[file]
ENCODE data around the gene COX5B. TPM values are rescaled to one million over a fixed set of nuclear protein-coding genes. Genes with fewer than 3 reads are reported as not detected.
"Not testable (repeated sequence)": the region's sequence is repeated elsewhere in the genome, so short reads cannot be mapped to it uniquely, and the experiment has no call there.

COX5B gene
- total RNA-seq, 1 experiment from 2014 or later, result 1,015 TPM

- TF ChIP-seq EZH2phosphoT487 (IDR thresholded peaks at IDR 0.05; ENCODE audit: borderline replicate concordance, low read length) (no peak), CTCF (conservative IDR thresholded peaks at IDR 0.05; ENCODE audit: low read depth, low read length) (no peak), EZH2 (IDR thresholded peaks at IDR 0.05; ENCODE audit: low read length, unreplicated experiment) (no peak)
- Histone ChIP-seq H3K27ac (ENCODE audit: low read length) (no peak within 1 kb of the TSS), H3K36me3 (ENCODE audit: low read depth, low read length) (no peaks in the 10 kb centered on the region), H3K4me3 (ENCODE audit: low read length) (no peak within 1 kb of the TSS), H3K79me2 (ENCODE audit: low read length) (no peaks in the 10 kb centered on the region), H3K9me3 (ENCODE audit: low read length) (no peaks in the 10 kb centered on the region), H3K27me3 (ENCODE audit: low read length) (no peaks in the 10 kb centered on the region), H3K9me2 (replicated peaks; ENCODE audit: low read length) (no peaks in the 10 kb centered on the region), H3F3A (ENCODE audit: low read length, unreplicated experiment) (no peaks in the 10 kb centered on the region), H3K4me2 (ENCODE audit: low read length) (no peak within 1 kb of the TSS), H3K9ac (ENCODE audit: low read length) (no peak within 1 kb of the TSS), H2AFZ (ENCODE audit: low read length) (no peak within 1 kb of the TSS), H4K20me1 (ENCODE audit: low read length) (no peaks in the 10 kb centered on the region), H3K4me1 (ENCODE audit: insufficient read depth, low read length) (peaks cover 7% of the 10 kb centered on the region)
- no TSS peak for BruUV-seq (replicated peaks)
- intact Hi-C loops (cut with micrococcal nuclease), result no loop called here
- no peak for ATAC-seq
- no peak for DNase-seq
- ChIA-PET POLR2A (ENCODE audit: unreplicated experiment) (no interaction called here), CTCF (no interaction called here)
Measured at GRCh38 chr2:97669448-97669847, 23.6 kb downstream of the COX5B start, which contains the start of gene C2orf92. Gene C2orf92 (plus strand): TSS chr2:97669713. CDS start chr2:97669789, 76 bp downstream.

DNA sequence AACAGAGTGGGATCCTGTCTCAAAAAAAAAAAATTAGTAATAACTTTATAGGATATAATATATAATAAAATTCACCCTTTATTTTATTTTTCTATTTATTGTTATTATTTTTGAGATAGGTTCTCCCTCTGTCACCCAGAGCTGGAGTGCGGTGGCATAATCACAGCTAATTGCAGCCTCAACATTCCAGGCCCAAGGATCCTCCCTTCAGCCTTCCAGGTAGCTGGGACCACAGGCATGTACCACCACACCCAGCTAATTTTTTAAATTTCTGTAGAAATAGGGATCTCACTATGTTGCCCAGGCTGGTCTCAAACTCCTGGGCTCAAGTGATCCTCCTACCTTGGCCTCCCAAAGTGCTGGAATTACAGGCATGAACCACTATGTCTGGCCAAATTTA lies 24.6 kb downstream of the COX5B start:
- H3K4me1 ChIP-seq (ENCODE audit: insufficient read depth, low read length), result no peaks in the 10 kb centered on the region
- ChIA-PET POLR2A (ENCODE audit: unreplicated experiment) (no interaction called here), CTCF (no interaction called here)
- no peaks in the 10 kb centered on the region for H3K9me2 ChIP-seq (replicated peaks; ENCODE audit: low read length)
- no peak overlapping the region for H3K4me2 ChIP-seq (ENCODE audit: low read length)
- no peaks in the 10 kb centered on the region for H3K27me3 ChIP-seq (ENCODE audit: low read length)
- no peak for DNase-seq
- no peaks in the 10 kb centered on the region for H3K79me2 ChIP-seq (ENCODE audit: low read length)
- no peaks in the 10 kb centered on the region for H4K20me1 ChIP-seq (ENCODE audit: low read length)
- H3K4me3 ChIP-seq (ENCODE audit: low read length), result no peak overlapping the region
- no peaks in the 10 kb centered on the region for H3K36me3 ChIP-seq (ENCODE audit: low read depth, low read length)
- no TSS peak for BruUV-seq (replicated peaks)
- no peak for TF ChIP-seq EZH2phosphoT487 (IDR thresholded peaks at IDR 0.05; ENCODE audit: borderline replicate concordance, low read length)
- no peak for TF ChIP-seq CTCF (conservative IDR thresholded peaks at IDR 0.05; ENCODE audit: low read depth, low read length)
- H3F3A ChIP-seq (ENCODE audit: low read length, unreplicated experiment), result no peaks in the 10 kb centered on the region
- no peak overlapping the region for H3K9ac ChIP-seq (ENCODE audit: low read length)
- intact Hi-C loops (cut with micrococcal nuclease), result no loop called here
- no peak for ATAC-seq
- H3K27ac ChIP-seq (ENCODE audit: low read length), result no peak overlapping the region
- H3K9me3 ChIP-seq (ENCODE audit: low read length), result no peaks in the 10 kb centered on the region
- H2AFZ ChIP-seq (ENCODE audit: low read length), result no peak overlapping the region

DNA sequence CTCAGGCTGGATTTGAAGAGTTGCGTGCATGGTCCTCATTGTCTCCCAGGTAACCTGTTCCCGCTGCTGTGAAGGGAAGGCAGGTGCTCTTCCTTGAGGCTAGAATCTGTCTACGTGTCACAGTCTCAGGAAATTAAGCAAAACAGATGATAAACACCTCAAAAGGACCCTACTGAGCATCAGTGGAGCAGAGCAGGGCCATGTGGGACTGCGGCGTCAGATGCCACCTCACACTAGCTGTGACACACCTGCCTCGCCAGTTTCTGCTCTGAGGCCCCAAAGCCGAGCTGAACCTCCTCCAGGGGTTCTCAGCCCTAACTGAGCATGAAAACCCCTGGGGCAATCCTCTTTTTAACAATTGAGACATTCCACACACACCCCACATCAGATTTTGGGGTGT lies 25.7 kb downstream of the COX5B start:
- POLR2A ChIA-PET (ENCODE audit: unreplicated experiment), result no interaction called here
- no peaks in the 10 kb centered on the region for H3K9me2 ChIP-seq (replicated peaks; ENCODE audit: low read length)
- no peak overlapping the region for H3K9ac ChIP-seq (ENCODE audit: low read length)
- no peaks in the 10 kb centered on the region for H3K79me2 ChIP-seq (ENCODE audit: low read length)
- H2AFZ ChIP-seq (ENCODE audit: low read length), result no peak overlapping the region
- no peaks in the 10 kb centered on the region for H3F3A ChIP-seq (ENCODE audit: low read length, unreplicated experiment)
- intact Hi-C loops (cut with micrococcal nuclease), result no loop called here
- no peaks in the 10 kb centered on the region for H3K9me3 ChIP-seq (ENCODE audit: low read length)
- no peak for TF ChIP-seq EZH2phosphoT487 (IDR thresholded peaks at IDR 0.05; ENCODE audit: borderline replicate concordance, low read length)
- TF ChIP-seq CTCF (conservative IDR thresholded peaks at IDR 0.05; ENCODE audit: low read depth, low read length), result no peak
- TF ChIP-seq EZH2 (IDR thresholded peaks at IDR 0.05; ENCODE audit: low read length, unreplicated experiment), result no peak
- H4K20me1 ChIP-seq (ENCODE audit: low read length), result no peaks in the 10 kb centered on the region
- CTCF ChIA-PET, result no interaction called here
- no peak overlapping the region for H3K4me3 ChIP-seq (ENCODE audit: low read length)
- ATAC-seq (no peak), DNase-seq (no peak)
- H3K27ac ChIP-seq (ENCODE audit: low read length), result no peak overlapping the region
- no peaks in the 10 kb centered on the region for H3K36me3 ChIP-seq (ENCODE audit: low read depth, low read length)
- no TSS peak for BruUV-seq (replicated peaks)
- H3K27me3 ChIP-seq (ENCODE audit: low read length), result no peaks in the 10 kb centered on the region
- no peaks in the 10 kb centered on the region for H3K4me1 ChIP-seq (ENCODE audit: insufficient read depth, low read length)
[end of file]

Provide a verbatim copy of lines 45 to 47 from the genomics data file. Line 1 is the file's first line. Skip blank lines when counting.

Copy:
- TF ChIP-seq EZH2 (IDR thresholded peaks at IDR 0.05; ENCODE audit: low read length, unreplicated experiment), result no peak
- H4K20me1 ChIP-seq (ENCODE audit: low read length), result no peaks in the 10 kb centered on the region
- CTCF ChIA-PET, result no interaction called here